We study the effectiveness of leaders for inducing coordinated organizational change to a more efficient equilibrium, i.e., a turnaround. We compare communication from leaders to incentive increases and also compare the effectiveness of randomly selected and elected leaders. Although all interventions yield shifts to more efficient equilibria, communication from leaders has a greater effect than incentives. Moreover, leaders who are elected by followers are significantly better at improving their group’s outcome than randomly selected leaders. The improved effectiveness of elected leaders results from sending more performance-relevant messages. Our results are evidence that the way in which leaders are selected affects their legitimacy and the degree to which they influence followers. Finally, we observe that a combination of factors—specifically, incentive increases and communication from elected leaders—yields near-universal turnarounds to full efficiency.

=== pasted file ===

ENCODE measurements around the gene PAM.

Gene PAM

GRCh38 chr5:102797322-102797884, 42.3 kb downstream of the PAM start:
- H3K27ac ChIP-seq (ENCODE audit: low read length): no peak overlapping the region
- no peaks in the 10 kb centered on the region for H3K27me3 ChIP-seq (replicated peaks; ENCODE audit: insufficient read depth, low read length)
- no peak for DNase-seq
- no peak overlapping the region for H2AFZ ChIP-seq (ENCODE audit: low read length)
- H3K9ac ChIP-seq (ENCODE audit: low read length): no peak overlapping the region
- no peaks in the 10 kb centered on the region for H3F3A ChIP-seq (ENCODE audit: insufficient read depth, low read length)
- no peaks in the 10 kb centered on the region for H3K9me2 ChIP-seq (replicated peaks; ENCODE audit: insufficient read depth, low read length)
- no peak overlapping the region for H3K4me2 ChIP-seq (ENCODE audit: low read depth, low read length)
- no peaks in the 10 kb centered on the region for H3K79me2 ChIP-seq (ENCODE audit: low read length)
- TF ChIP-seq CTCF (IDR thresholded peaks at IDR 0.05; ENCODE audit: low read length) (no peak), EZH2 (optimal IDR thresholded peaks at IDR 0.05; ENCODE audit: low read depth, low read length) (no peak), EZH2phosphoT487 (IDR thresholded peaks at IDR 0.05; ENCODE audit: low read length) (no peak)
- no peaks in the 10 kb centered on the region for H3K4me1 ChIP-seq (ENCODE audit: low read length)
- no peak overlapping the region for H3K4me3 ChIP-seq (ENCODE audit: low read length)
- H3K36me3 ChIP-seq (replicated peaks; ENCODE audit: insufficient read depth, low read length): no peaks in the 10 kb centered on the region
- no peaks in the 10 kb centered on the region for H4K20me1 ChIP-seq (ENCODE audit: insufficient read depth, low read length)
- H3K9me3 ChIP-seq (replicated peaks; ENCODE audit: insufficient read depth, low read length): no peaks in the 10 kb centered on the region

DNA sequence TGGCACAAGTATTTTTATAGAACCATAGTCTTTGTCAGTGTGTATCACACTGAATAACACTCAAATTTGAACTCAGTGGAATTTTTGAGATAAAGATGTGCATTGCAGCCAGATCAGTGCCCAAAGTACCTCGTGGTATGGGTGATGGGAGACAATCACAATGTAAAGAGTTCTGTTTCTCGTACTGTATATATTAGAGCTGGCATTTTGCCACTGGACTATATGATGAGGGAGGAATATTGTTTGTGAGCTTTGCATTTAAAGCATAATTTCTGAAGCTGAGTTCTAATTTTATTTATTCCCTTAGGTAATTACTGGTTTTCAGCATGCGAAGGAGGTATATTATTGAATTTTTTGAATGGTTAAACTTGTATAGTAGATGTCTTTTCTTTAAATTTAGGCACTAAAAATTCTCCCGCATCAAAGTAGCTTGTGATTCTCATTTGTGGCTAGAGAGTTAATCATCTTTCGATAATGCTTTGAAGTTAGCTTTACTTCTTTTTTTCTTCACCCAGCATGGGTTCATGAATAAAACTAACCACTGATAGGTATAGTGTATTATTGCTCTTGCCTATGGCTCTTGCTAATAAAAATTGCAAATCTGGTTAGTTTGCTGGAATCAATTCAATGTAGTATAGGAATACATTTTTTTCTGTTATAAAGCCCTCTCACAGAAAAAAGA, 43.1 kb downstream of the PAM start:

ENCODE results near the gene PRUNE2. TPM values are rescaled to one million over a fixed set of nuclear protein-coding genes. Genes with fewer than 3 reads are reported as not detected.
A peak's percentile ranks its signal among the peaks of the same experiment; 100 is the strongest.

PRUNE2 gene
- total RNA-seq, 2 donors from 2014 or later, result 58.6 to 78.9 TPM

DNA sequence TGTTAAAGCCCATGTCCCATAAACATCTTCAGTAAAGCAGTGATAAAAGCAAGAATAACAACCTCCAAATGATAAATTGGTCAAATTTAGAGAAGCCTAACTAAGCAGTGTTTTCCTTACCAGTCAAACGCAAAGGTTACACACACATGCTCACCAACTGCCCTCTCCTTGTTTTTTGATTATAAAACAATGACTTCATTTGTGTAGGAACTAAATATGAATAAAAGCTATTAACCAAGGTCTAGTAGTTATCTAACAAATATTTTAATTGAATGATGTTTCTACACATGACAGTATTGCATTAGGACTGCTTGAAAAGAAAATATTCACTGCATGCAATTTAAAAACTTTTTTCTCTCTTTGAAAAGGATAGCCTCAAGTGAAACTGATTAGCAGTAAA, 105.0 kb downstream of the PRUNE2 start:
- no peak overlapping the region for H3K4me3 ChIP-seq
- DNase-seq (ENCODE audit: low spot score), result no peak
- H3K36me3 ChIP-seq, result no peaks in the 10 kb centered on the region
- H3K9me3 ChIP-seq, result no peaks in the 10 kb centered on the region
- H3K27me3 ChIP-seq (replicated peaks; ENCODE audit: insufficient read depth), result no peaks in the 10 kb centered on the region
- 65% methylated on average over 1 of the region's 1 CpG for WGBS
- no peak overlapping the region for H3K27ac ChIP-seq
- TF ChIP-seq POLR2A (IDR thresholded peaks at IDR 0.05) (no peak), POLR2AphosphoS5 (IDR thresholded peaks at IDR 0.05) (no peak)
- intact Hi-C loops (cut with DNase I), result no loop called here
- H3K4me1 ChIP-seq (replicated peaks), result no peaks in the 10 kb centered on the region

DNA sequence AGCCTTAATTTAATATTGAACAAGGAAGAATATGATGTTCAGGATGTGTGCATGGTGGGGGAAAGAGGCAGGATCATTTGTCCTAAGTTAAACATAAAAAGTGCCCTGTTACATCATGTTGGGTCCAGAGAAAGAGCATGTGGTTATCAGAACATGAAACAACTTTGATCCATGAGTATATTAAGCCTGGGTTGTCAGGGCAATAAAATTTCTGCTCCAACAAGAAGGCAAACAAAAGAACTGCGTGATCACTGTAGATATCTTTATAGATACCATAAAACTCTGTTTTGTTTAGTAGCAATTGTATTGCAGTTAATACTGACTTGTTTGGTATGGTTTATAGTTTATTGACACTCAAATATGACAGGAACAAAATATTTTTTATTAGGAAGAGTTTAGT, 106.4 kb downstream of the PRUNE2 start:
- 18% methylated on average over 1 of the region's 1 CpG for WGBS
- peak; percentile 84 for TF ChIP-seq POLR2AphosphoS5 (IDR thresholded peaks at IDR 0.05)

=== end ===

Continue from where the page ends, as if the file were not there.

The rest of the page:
- job selection
- coordination failure
- School of Economics - Professor of Economics
- Centre for Behavioural and Experimental Social Science - Member
- Behavioural Economics - Member
Person: Research Group Member, Research Centre Member, Academic, Teaching & Research